“Reiwa”: Japan Monday revealed the name of the era that will define the new emperor’s reign when he ascends the Chrysanthemum Throne next month following the first abdication in around 200 years.
The new imperial name consists of two characters: “Rei”, which can mean “order” but also “auspicious” and “Wa”, usually translated as “peace” or “harmony.”
After weeks of fevered speculation and top-secret discussions, the two “kanji” characters were unveiled to reveal a name that will last as long as new emperor Naruhito’s rule.
Prime Minister Shinzo Abe said the term “Reiwa” came from the “Manyoshu”, an anthology of Japanese poems dating back 1,200 years that “symbolises our nation’s profound public culture and long tradition”.
“Just like amazing plum flowers in full bloom that signal the arrival of spring after bitter cold, each and every Japanese person can hope for the future and make their own flowers blossom,” added the prime minister.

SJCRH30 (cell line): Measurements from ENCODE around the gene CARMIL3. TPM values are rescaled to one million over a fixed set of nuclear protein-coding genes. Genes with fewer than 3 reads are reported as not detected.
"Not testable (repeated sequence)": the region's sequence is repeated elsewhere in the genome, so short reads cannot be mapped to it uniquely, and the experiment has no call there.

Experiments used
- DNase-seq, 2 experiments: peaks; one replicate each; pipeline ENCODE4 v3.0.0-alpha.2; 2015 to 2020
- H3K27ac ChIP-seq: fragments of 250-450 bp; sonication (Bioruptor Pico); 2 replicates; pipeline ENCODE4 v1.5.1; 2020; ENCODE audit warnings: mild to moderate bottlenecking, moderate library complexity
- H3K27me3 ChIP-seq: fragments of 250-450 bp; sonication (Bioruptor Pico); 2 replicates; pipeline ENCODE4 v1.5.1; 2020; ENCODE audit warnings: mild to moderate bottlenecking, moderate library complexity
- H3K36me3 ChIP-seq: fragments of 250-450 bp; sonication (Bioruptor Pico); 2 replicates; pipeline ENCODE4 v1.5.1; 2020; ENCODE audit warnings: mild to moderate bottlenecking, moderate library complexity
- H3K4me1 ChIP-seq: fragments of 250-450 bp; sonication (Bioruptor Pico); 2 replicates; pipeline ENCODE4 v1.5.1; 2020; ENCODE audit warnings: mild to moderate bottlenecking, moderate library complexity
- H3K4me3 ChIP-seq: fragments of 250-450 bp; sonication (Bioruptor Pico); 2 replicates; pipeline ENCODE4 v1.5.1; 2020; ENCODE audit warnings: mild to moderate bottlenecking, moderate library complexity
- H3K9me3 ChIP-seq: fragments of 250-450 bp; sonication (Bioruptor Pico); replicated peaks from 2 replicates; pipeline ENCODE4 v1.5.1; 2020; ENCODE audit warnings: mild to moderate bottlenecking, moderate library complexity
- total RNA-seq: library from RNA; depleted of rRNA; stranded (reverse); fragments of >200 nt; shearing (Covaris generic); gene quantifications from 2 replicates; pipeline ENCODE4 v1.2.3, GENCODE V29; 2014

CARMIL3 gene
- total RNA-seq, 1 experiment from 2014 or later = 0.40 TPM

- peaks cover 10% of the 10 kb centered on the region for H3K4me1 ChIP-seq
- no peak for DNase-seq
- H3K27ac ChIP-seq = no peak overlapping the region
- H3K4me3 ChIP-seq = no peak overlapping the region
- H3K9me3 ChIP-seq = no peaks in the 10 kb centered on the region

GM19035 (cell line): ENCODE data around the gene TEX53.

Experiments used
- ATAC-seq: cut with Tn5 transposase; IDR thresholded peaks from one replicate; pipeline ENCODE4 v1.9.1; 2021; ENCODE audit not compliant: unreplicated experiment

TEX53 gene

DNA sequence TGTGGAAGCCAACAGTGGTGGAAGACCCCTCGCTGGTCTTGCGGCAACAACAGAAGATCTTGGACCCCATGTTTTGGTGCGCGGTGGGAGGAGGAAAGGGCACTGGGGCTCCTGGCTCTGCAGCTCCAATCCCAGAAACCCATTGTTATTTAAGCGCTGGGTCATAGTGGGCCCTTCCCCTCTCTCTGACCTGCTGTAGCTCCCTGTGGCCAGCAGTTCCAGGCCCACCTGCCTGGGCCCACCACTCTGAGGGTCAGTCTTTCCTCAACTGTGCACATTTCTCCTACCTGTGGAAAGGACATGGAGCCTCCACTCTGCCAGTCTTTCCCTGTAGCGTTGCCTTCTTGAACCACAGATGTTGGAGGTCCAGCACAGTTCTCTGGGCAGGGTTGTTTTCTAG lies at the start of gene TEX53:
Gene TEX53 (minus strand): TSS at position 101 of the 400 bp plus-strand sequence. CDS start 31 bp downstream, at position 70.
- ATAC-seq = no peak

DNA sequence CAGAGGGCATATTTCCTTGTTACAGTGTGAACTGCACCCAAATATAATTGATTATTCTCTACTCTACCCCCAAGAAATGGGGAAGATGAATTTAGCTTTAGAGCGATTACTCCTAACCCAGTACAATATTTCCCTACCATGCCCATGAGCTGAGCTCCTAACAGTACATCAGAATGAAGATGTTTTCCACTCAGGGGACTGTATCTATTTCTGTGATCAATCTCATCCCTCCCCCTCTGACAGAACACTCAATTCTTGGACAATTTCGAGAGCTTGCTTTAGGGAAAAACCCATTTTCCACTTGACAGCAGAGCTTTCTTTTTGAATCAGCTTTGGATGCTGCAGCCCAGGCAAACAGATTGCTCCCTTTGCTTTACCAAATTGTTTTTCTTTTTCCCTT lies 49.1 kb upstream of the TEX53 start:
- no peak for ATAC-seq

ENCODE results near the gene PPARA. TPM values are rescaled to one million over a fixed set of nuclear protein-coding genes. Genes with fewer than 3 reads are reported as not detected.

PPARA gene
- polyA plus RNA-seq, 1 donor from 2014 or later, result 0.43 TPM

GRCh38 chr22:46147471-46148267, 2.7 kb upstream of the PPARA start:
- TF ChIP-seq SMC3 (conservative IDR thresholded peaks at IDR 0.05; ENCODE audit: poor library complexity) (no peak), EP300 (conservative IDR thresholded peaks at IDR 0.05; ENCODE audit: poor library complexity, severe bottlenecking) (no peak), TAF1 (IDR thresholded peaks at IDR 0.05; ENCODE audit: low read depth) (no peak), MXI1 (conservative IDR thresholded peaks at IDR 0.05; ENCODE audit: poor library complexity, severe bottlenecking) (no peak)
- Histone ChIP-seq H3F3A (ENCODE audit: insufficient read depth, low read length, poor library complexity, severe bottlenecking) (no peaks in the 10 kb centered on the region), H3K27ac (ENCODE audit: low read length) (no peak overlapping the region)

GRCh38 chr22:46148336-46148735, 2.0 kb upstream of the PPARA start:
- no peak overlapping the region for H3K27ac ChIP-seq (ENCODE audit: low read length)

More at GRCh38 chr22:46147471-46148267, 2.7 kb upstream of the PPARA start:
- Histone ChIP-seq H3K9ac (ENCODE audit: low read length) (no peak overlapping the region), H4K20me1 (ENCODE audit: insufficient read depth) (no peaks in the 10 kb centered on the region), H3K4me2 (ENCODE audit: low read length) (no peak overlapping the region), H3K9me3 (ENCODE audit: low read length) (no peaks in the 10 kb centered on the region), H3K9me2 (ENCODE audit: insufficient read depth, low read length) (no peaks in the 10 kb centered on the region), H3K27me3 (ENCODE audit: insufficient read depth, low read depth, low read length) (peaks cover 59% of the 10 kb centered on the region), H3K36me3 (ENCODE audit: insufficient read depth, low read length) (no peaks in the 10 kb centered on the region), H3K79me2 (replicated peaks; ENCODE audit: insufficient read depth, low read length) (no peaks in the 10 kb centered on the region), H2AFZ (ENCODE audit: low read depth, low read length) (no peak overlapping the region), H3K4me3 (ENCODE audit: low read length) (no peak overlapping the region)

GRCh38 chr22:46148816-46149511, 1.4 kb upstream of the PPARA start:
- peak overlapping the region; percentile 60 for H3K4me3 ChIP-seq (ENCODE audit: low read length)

“It is the first time it comes from a Japanese text” rather than Chinese, noted Abe, often considered a nationalist.
Crowds gathered around Japan to watch live broadcasts of the announcement, many cheering as the chief cabinet secretary held up a board with the name inked in stylised black calligraphy.
“It has a nice sound and you get a good feeling when you read it. It’s a very good choice I think,” said 24-year-old Shun Fujimoto as he joined a chaotic scrum for a special edition of the papers at Tokyo’s busy Shimbashi station.
Eight-year-old Manato Nagayama also managed to get his hands on a copy of the extra edition but admitted: “I cannot yet write those two kanji.”
His father told AFP it was a “historic” moment. “That’s why I brought my son here so he could get a special edition. It’s an experience that only comes along very rarely. He is only eight and is already seeing two eras.”
The 85-year-old Emperor Akihito will step down on April 30 in favour of Crown Prince Naruhito, who will take the throne the next day.